Adwind RAT Is Back, Used To Attack 400K Systems
- By John K. Waters
An infamous Remote Access Trojan (RAT), a piece of Java-based malware that gives attackers a backdoor into Windows, Linux, Mac OS X and Android devices, has re-emerged -- after apparently being shut down last year -- now as a commercial "malware-as-a-service" platform.
Known variously through several rebrandings as Frutas, Unrecom, Sockrat, jRat, AlienSpy, Adwind and JSocket, the Java-based, cross-platform RAT has been in development since 2013. The latest version is available as of this writing on the JSocket Software Web site.
The Java-based malware platform targets systems supporting the Java Runtime Environment (JRE), providing what its author reportedly describes as "rich capabilities for remote control, data gathering, data exfiltration and lateral movement." According to researchers at Kaspersky Labs, the RAT has been used to attack more than 400,000 systems over the past three years. In a blog post, Kaspersky's chief security expert, Alexander Gostev and Vitaly Kamluk, director of the company's Global Research and Analysis Team, reported receiving a sample of the malware via e-mail from some banks in Singapore on behalf of "a major Malaysian bank." The researchers traced the IP address of the e-mail senders to a server in Romania and a mail server and account to a company located in Russia.
The Kaspersky researchers report that the JSocket RAT's codebase is the same as the Adwind RAT, making it likely that both were authored by the same person. The JSocket RAT is currently available via online subscription, with prices ranging from $25 for 15 days to $300 a year. The buyers get technical support, obfuscation services to evade antivirus detection, virtual private network accounts, and free scans with multiple antivirus engines.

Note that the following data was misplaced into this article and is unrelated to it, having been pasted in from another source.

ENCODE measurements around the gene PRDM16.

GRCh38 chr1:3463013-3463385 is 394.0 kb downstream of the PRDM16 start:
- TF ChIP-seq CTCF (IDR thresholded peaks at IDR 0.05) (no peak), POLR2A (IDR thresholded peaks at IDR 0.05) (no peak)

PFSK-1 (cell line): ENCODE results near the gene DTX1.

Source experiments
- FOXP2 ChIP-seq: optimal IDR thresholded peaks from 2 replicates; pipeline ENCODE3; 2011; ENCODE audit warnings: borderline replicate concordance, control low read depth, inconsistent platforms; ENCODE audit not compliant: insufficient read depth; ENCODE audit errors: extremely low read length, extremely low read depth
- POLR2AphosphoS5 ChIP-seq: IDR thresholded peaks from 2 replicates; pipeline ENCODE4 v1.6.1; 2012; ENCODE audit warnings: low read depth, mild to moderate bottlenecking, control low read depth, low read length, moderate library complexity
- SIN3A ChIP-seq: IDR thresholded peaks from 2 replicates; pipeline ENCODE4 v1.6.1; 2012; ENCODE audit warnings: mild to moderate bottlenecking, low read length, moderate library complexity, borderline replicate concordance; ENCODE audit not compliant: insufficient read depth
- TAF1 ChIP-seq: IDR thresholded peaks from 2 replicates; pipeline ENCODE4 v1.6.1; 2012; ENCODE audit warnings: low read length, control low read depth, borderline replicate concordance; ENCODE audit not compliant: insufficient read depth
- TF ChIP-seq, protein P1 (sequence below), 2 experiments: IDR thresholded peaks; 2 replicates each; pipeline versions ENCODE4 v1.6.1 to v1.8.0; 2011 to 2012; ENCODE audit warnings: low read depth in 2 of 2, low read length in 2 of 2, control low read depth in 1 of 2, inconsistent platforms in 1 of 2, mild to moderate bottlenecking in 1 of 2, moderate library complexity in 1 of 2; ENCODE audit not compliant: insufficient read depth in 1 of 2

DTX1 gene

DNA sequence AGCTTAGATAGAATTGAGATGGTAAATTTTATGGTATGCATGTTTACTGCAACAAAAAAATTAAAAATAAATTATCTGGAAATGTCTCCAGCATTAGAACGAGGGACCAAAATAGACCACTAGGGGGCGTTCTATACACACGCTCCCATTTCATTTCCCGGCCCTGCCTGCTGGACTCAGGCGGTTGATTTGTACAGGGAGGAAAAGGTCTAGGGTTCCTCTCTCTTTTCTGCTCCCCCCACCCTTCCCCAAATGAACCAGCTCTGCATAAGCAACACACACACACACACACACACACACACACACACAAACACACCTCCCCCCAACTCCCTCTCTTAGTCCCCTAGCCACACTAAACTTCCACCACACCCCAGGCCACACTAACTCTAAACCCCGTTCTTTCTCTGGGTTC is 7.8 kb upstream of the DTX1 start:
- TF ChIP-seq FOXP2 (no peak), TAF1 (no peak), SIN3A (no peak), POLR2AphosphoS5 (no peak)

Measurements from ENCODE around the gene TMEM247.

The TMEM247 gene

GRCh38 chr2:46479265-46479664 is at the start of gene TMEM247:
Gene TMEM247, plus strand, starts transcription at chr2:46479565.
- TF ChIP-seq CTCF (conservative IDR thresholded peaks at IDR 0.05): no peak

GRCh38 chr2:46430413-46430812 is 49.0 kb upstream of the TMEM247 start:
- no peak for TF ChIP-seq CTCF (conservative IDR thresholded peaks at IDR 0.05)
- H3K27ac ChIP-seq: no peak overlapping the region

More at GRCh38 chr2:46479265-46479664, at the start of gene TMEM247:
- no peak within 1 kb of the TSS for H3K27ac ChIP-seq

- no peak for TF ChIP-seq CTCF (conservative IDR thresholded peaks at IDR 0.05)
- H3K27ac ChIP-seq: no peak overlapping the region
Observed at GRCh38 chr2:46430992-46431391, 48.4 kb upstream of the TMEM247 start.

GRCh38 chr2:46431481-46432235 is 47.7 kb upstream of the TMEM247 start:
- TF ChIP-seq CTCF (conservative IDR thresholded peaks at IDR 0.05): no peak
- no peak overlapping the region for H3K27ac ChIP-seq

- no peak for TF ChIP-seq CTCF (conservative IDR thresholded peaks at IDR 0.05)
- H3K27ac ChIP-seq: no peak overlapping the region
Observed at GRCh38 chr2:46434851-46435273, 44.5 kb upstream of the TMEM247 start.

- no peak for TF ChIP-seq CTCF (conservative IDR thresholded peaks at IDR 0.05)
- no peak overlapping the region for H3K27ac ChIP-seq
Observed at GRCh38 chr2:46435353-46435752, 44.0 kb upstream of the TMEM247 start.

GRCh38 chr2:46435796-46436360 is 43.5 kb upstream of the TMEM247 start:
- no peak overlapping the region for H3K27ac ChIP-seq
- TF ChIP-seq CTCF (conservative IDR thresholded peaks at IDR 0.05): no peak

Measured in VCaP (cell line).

"The malware program operates by sending out system information and accepting commands from a remote attacker," they explained. "These commands can be used, among other things, to display messages on the system, open URLs, update the malware, download/execute files, and download/load plug-ins. A significant amount of additional functionality can be provided through downloadable plug-ins, including such things as remote control options and shell command execution."
"We would like to encourage enterprises to review the purpose of using a Java platform and to disable it for all unauthorized sources," they added.
Fidelis Security exposed the AlienSpy RAT in a report published last April, and Internet domain registrar GoDaddy suspended AlienSpy's domains shortly thereafter, which seemed to kill it. But the new JSocket version appeared last June, and it has been updated at least twice since that release.
Kaspersky believes that the author is Spanish speaking. It's clear from the Web site that English is not the author's first language. On the "How to Buy" page on the JSocket Software site, he/she writes: "We need make a account. You need go to https://jsocket.org/page/registration." As of this writing, that link is broken.
The Kaspersky researchers published an infographic entitled "A Brief History of the Adwind RAT Malware" along with the blog post.
"RAT" is an acronym that can also stand for "Remote Access Tool" and "Remote Administration Tool."
John K. Waters is the editor in chief of a number of Converge360.com sites, with a focus on high-end development, AI and future tech. He's been writing about cutting-edge technologies and culture of Silicon Valley for more than two decades, and he's written more than a dozen books. He also co-scripted the documentary film Silicon Valley: A 100 Year Renaissance, which aired on PBS. He can be reached at firstname.lastname@example.org.